J. Sens. Actuator Netw. 2013, 2(3), 388-408; doi:10.3390/jsan2030388
Article

Prototyping an Operational System with Multiple Sensors for Pasture Monitoring

1 Ecosystem Sciences, Commonwealth Scientific and Industrial Research Organization (CSIRO), PMB 2, Glen Osmond, SA 5064, Australia 2 Animal, Health, and Food Sciences, CSIRO, PMB 5, Floreat, WA 6014, Australia 3 Environmental Information Services, Bureau of Meteorology, GPO Box 2334, Canberra, ACT 2600, Australia 4 Ecosystem Sciences, CSIRO, GPO Box 1700, Canberra, ACT 2601, Australia 5 CSIRO Information & Communication Technology Centre, P.O. Box 883, Kenmore, QLD 4069, Australia
* Author to whom correspondence should be addressed.
Received: 21 April 2013; in revised form: 13 June 2013 / Accepted: 16 June 2013 / Published: 1 July 2013
(This article belongs to the Special Issue Feature Papers)
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Abstract: Combining multiple proximal sensors within a wireless sensor network (WSN) enhances our capacity to monitor vegetation, compared to using a single sensor or non-networked setup. Data from sensors with different spatial and temporal characteristics can provide complementary information. For example, point-based sensors such as multispectral sensors which monitor at high temporal frequency but, at a single point, can be complemented by array-based sensors such as digital cameras which have greater spatial resolution but may only gather data at infrequent intervals. In this article we describe the successful deployment of a prototype system for using multiple proximal sensors (multispectral sensors and digital cameras) for monitoring pastures. We show that there are many technical issues involved in such a deployment, and we share insights relevant for other researchers who may consider using WSNs for an operational deployment for pasture monitoring under often difficult environmental conditions. Although the sensors and infrastructure are important, we found that other issues arise and that an end-to-end workflow is an essential part of effectively capturing, processing and managing the data from a WSN. Our deployment highlights the importance of testing and ongoing monitoring of the entire workflow to ensure the quality of data captured. We demonstrate that the combination of different sensors enhances our ability to identify sensor problems necessary to collect accurate data for pasture monitoring.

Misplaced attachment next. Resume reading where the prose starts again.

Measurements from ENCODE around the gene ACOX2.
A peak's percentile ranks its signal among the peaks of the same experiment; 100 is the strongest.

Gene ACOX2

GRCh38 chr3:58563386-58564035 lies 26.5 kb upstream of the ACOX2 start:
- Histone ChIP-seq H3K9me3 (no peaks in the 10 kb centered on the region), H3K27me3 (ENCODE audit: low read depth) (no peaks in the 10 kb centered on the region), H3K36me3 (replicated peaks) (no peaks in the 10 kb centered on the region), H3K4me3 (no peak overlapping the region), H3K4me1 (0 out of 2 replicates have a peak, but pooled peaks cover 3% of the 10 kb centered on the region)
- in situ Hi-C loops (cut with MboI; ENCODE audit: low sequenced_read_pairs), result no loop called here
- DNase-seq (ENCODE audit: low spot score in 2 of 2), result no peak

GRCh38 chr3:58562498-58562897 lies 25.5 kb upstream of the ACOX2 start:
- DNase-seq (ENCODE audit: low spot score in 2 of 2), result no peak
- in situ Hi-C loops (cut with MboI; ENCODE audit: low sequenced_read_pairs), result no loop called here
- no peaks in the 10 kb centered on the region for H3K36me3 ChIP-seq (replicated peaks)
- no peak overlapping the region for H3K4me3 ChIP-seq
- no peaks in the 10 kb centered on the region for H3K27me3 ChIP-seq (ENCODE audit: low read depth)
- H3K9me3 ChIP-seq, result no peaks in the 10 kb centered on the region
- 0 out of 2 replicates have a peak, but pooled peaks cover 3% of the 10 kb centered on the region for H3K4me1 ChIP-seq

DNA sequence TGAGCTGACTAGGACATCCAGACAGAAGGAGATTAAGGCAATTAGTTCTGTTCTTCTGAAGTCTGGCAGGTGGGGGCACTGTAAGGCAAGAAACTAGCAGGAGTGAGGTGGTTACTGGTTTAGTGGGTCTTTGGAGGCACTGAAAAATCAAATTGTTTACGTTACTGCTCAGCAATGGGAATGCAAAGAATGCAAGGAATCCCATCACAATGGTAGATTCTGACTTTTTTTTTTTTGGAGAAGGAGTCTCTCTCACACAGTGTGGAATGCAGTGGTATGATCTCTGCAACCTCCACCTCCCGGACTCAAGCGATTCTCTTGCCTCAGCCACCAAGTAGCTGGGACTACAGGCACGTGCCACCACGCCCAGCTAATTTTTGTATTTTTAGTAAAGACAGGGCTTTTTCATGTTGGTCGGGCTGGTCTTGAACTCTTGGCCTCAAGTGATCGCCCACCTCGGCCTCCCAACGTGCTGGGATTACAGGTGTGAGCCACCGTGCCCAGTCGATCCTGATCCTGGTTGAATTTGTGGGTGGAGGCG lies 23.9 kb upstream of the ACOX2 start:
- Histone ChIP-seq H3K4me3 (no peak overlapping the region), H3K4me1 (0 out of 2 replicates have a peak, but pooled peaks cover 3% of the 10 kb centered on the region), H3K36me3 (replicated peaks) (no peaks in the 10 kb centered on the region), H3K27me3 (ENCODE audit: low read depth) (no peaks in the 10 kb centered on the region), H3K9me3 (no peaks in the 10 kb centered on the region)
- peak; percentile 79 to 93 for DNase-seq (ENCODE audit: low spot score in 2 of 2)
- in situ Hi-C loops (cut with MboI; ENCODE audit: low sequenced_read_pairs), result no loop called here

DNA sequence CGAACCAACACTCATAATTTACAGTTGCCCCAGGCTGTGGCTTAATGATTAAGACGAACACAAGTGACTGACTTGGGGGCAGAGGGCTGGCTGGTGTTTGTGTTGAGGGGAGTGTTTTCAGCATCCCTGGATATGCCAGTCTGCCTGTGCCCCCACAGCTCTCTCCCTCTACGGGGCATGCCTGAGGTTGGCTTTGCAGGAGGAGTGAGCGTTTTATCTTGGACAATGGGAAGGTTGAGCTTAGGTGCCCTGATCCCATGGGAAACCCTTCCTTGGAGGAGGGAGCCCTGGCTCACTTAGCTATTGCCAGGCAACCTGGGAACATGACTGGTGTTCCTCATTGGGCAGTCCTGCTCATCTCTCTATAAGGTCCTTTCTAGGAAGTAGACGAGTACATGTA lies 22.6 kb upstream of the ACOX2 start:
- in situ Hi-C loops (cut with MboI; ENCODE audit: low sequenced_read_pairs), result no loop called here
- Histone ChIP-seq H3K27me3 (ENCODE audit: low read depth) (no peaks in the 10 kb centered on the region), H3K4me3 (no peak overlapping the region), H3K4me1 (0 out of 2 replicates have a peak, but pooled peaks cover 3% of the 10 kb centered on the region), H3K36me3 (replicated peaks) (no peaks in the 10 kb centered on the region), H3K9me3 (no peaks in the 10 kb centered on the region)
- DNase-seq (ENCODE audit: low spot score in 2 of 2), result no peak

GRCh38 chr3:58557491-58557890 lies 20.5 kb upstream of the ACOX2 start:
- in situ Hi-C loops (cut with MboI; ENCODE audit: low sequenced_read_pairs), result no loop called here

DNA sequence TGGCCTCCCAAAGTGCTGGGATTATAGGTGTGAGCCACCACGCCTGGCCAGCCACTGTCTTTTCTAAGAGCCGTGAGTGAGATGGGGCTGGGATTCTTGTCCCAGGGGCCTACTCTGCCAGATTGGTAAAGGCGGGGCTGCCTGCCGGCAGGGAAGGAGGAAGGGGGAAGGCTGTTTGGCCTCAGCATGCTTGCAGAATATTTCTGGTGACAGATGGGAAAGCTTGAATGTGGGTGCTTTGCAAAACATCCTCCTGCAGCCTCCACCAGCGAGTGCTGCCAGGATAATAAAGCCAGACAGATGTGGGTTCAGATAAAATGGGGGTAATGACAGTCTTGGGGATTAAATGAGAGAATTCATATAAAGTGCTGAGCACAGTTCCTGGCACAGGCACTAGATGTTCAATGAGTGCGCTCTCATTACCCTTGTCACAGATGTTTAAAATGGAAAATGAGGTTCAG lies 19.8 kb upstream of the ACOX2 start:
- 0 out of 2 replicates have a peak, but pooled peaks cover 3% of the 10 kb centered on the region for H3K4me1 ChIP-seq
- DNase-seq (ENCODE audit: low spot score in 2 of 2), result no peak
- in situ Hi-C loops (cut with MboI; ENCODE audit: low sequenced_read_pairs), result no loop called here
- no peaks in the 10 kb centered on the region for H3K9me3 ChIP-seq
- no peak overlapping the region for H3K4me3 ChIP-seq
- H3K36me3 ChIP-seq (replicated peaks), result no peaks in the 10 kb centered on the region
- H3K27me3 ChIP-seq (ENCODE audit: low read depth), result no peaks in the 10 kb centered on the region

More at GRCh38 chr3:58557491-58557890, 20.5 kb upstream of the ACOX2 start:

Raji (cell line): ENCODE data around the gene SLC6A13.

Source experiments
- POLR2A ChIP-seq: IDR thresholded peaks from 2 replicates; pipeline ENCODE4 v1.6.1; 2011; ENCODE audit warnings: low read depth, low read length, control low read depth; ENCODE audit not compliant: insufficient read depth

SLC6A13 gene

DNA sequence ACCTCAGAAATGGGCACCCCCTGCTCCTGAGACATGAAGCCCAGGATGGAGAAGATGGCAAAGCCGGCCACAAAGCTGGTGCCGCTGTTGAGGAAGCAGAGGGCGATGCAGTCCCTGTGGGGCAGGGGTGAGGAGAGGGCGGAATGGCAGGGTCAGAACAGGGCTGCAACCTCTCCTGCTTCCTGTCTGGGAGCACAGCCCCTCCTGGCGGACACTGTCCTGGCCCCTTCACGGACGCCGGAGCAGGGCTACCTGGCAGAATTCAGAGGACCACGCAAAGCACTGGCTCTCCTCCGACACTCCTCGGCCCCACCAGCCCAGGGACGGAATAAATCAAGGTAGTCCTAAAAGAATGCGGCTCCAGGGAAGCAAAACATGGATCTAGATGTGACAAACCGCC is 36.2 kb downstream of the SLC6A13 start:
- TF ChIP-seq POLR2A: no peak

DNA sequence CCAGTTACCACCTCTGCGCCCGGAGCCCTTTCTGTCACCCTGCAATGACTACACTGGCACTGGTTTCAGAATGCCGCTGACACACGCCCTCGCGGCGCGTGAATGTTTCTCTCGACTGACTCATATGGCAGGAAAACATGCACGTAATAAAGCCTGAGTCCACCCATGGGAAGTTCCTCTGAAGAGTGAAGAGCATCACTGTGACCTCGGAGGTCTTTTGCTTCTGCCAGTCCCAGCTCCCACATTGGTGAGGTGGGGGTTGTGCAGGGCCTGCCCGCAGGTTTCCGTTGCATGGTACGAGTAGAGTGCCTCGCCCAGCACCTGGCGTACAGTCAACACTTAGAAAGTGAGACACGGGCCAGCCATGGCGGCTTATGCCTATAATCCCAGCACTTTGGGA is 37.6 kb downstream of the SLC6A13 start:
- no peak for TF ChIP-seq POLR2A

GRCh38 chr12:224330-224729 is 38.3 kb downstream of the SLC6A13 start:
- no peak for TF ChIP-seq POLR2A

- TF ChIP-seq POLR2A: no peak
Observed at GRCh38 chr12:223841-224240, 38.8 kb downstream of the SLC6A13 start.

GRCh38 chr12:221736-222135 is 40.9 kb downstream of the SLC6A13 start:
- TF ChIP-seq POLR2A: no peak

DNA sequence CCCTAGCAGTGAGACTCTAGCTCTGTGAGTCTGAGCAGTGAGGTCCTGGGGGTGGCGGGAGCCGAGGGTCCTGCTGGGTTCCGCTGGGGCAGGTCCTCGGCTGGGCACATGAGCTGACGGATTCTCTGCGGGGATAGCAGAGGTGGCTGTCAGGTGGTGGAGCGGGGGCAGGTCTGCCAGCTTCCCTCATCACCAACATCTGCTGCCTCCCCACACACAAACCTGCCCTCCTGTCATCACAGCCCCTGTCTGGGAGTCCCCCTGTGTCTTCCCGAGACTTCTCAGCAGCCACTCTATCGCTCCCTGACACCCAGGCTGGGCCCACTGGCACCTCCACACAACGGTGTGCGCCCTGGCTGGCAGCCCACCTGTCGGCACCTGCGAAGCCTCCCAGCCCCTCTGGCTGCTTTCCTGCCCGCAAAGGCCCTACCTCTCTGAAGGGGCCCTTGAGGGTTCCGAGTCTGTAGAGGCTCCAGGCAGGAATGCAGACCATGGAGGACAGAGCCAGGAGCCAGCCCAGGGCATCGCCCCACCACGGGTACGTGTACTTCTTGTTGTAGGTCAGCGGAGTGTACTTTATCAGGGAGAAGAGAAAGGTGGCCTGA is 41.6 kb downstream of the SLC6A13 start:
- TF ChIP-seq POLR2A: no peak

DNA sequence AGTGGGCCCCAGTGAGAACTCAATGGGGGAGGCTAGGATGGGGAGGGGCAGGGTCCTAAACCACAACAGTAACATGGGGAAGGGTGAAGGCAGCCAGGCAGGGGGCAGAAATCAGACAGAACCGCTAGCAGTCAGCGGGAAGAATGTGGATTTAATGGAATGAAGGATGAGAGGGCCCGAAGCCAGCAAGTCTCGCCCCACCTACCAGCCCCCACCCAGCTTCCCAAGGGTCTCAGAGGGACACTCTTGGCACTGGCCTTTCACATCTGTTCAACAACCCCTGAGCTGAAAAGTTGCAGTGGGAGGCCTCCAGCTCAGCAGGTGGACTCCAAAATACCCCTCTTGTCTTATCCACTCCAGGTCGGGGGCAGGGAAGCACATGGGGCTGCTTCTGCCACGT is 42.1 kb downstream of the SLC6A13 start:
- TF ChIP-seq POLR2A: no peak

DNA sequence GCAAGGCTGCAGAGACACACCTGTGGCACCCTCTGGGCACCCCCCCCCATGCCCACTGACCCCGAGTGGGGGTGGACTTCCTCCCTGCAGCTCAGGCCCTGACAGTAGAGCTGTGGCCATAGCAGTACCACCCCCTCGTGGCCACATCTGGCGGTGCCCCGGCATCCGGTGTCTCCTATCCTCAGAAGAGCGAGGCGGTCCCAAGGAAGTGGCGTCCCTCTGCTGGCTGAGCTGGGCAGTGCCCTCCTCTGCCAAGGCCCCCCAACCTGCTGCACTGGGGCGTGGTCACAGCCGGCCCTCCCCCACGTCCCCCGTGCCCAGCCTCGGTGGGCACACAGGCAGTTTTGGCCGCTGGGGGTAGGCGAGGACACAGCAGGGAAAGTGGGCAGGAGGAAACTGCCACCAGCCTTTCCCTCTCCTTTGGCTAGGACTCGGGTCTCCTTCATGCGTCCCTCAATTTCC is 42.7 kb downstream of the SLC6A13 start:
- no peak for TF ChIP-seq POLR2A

Keywords: automated sensor networks; digital photography; pasture monitoring; multispectral sensors; proximal sensing

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MDPI and ACS Style

Gobbett, D.L.; Handcock, R.N.; Zerger, A.; Crossman, C.; Valencia, P.; Wark, T.; Davies, M. Prototyping an Operational System with Multiple Sensors for Pasture Monitoring. J. Sens. Actuator Netw. 2013, 2, 388-408.

AMA Style

Gobbett DL, Handcock RN, Zerger A, Crossman C, Valencia P, Wark T, Davies M. Prototyping an Operational System with Multiple Sensors for Pasture Monitoring. Journal of Sensor and Actuator Networks. 2013; 2(3):388-408.

Chicago/Turabian Style

Gobbett, David L.; Handcock, Rebecca N.; Zerger, Andre; Crossman, Chris; Valencia, Philip; Wark, Tim; Davies, Micah. 2013. "Prototyping an Operational System with Multiple Sensors for Pasture Monitoring." J. Sens. Actuator Netw. 2, no. 3: 388-408.

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